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Mortar Bee

Mortar Bee

The mortar bees, also known as the masonry bee, are a species of bee that is commonly seen throughout the world, including Australia, Europe, and North America. They are solitary bees that do not form colonies or hives.


  • Mortar bees are small insects, usually measuring between 6mm and 20mm in length.
  • They have a narrow and elongated body with a pointed head and short antennae.
  • Their bodies are covered in hair and have distinctive markings, such as stripes or spots.
  • The colour of mortar bees can vary, with some species having black and yellow stripes, while others have metallic green or blue colours. Females usually have 4 stripes while males have five.
  • Mortar bees have two pairs of wings that are transparent and delicate in appearance.
  • Their legs are also covered in hair and have special structures that allow them to collect and carry pollen back to their nests.
  • Mortar bees do not possess stringers

Mortar Bee

Life Cycle

  • The female mortar bee will lay her eggs in underground burrows.
  • The eggs hatch into larvae and feed on the food provided by the female. As they grow, they will molt several times and eventually pupate.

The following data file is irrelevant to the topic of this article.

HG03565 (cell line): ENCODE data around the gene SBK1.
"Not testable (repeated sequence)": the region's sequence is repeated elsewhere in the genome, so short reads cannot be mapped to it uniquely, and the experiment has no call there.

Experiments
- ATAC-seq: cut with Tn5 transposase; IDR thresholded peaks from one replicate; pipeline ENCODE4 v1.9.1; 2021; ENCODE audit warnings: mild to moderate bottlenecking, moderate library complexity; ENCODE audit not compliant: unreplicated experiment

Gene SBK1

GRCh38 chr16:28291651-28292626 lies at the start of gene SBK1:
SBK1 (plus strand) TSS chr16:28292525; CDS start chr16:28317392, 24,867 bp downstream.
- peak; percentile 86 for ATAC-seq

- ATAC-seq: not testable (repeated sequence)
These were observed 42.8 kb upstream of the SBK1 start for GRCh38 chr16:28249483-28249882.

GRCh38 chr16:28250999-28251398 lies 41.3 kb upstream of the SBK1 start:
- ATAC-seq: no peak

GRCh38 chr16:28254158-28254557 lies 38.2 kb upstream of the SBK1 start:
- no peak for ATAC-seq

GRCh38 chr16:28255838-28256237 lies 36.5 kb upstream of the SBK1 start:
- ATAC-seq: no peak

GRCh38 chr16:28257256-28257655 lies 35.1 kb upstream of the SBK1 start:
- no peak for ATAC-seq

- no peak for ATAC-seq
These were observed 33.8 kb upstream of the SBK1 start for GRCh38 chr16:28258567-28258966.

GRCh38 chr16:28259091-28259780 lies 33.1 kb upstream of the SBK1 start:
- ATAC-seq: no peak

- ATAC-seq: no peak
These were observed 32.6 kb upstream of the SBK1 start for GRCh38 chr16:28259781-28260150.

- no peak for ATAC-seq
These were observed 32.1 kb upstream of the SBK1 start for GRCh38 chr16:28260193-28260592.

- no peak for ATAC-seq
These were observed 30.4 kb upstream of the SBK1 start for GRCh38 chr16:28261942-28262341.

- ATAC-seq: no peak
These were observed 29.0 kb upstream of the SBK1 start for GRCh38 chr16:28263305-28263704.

• During the pupae stage, the larvae will undergo metamorphosis and transform into adult bees. This stage lasts several weeks.
  • Once the pupae stage is complete, the adult bee will emerge from the burrow and begin to forage for food.
  • Mortar bees are solitary insects, and they are known for their ability to drill into wood or mortar to create their burrows. They collect nectar and pollen from flowers to feed themselves and their offspring.
  • During the winter months, the larvae will remain in their cocoons, and the adults will die off. The cycle will repeat the following spring, with new adults emerging from the burrows.


  • Mortar bees are solitary bees that build their nests in natural or man-made structures. They dig small holes into mortar or masonry, where they lay their eggs and provisions for their offspring.
  • Unlike honey bees, mortar bees do not live in hives or form large colonies.
  • Female mortar bees are responsible for gathering food and provisions to store in their nests. They collect nectar, pollen, and other insects to feed to their larvae.
  • Unlike other bees, such as honey bees or wasps, mortar bees do not have stingers and are not aggressive. They are harmless to humans and other animals and pose no threat.
  • Mortar bees are active during the spring and summer months. During the winter, they become inactive and remain inside their nests until the warmer weather returns.